The Delhi Games gold also gave the Aussies a rare feat as they became the only men’s hockey team to have won the World Cup, Champions Trophy and the Commonwealth Games in a year.
New Zealand won the bronze medal beating England 5-3 in the penalty shootout.
It was also India’s worst-ever defeat at this ground after the 1-7 drubbing at the hands of Pakistan in the 1982 Asian Games final.
The day had started on a very good note for the Games organisers when Commonwealth Games Federation chief Michael Fennell gave a huge thumbs up by saying that the capital had delivered.
“Delhi has performed and the overall image of the Games has been extremely positive”, declared Fennell ahead of the formal closing of the multi-discipline event that was mired in a controversy-filled and shambolic build-up.
“Leading up to the Games, people were not sure whether to go to India or not after all those reports (about the less than perfect build-up) came out. When I was going to India on 23 September I was even asked when would I announce the cancellation of the Games,” Fennell said at the customary daily press conference.
“I said our job is to fix the problems and not to give up. I had said in a press conference at that time (before the Games) when asked whether there was Plan B and I said Plan B is Delhi. It was always Delhi and Delhi has performed,” Fennell said.
The CGF president refused to buy the line that the controversies in the lead up have damaged the integrity of the Games.
“No doubt the overall image of the Games has been good. Spectators have enjoyed, broadcasting has been good. People have seen extremely positive image of the Games right across the world,” he said.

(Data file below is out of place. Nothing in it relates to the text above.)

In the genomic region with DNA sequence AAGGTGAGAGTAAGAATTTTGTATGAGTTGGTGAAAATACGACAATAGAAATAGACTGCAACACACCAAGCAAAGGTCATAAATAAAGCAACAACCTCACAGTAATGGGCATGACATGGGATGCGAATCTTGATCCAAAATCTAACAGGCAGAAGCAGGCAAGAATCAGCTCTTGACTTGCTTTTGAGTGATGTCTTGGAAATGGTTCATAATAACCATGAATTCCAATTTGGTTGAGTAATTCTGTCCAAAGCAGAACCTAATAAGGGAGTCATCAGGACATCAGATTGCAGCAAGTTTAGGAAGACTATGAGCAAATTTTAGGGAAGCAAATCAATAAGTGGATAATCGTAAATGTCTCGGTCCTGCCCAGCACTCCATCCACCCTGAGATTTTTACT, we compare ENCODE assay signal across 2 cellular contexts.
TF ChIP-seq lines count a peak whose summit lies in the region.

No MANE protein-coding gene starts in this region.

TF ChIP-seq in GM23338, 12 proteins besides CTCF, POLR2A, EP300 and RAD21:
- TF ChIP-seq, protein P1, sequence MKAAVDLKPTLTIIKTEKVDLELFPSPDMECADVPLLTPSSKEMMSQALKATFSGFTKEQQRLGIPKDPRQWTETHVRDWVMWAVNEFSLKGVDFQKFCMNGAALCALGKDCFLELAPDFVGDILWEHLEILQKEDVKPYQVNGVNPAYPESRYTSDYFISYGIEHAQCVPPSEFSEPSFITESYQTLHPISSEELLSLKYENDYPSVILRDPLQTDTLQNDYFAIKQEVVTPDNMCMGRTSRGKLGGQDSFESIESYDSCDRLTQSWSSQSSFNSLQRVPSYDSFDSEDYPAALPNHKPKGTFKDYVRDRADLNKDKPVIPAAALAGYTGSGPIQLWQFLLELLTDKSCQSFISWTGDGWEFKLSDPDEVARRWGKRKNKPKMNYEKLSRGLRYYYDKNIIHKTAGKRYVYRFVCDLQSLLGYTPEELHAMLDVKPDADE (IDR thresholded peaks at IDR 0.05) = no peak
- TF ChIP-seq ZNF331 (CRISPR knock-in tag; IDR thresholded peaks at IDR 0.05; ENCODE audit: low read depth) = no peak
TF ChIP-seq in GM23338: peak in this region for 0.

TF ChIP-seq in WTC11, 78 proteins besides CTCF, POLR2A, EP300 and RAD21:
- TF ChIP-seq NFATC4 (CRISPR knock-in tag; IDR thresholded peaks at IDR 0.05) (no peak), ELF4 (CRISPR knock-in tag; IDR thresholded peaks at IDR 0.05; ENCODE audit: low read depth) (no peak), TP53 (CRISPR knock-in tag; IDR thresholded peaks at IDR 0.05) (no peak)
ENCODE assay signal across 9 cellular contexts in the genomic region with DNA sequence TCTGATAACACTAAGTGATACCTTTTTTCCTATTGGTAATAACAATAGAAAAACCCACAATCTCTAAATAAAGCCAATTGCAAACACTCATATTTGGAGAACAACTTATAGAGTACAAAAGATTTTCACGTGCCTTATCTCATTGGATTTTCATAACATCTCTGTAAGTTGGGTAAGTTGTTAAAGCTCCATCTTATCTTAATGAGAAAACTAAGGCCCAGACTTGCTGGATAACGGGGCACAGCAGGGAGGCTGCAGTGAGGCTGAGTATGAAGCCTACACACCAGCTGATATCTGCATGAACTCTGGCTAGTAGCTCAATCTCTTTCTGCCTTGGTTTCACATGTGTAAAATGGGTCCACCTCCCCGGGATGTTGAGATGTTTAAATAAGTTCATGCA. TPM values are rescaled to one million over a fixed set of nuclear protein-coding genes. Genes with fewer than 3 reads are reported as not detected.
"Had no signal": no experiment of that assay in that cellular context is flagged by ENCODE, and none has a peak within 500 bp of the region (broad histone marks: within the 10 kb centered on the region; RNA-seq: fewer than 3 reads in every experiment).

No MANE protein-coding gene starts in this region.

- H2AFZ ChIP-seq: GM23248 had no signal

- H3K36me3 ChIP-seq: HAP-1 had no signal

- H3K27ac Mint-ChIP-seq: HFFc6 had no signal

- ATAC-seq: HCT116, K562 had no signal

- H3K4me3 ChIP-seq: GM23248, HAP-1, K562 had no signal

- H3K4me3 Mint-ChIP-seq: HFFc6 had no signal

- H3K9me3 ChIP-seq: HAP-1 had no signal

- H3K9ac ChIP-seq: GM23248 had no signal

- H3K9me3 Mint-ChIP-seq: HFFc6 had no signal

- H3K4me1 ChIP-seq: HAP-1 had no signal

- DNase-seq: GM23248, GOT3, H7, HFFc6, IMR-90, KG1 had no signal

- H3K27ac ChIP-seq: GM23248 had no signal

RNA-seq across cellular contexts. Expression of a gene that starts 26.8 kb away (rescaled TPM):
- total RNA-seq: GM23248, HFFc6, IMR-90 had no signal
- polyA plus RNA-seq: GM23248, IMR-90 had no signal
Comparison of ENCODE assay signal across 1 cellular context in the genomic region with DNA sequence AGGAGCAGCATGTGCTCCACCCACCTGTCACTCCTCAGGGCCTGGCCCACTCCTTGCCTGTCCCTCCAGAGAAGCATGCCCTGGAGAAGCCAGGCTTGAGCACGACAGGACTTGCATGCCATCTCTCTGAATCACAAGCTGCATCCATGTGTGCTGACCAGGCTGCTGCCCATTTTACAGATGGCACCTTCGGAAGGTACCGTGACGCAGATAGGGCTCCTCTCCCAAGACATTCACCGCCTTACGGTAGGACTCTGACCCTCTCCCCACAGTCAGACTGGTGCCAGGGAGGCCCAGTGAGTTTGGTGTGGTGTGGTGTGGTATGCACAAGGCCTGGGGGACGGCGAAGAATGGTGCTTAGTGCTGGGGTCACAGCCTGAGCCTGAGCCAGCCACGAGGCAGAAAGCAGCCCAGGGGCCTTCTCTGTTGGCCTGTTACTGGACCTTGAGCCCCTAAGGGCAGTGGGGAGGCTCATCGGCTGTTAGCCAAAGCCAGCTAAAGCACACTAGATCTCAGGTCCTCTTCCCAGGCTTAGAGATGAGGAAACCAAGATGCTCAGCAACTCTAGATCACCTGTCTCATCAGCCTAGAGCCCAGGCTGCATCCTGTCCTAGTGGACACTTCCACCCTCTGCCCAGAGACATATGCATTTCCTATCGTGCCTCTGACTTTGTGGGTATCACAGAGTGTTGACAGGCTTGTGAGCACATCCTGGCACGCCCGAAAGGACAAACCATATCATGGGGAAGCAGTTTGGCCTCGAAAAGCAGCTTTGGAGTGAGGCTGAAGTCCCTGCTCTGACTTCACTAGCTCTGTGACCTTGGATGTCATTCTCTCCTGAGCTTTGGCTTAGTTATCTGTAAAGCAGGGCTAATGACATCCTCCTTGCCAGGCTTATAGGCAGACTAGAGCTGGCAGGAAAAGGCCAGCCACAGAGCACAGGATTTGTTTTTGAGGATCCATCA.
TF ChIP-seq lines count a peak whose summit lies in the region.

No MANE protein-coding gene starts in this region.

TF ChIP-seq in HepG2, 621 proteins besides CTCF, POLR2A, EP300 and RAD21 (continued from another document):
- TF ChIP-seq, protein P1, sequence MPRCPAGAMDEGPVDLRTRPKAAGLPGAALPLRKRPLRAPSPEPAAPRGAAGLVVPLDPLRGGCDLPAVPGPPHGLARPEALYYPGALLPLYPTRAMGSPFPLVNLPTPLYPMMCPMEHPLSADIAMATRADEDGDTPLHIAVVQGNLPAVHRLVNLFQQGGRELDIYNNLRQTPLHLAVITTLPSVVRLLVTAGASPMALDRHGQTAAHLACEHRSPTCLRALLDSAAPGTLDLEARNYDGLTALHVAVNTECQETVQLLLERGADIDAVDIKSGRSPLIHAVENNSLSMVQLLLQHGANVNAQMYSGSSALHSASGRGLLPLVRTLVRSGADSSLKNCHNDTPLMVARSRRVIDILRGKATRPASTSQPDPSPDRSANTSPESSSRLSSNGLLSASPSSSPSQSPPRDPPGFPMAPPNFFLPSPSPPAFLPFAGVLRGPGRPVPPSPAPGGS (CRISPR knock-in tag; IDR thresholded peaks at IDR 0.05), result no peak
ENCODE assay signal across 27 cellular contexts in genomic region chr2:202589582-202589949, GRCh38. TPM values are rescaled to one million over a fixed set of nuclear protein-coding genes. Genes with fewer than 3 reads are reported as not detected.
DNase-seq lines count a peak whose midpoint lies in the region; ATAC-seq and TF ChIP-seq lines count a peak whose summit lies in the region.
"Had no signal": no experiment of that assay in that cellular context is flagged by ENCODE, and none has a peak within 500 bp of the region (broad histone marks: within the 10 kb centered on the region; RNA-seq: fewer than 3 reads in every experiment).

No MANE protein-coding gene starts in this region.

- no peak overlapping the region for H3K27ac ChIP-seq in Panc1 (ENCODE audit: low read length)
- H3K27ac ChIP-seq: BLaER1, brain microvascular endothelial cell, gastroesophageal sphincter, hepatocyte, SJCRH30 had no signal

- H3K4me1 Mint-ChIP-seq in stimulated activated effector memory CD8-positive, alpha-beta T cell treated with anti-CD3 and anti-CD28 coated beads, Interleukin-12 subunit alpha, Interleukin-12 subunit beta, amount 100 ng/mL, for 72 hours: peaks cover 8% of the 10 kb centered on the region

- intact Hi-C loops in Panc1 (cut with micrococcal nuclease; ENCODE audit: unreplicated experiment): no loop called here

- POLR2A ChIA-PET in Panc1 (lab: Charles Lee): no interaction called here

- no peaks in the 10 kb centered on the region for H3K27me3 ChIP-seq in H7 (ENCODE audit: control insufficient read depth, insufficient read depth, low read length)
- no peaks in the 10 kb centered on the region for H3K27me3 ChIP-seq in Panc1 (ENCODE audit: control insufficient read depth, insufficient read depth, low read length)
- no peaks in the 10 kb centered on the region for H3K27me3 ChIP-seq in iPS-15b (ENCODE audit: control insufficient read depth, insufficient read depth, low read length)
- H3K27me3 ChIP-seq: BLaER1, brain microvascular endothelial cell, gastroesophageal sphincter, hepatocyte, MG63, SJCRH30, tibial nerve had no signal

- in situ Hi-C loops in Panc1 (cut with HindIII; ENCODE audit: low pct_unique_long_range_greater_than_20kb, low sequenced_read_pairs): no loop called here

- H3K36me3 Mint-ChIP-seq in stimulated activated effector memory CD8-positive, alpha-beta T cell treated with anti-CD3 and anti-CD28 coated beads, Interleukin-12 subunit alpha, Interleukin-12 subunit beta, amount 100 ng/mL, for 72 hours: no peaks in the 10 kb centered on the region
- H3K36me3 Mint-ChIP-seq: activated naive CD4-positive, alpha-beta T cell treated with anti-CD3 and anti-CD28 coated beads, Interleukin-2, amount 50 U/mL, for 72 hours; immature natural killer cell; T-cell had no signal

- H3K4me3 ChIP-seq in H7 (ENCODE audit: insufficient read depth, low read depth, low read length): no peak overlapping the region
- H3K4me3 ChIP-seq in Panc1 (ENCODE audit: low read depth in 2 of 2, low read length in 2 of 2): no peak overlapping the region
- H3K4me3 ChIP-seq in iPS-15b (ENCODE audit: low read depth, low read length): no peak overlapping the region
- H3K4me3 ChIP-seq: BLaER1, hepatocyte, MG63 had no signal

“There are some details to be called into (for scrutiny). There were a number of issues but the fact is that the end result is good. I don’t think whatever has happened (in the lead-up) has damaged the image of the Games,” he added.
Fennell said the feedbacks from the athletes have been good while some of the competition venues and the Games Village were “exceptional”.
“This is only a provisional comment. We will have a detailed evaluation and post mortem later. The athletes competed very well and they are comfortable.
“Apart from one or two incidents, it was a very satisfactory experience. Some of the competition venues were exceptional. Some are of high standard. They provided high quality of competition,” he said.
Taking the cue, Organising Committee chairman Suresh Kalmadi, who had been lampooned by the media before and during the initial part of the Games, said ” world apprehensions before the Games have disappeared.“
“The whole Games were built around athletes and they have enjoyed. They were happy with the food, Games village and everything. They enjoyed their stay here. When they go back they will take back great memories of india,” he said.
“India too won a lot of medals, we have doubled the tally in Melbourne as we touching about 100. So as the head of Indian Olympic association it has been great for Olympic sport in the country,” Kalmadi said.
“The technical conduct of the Games has been good. Over 75 Games records were broken. I have said (after the pull-out of some leading competitors) that new champions will emerge and that has happened. New sporting icons have come up for India also,” he said.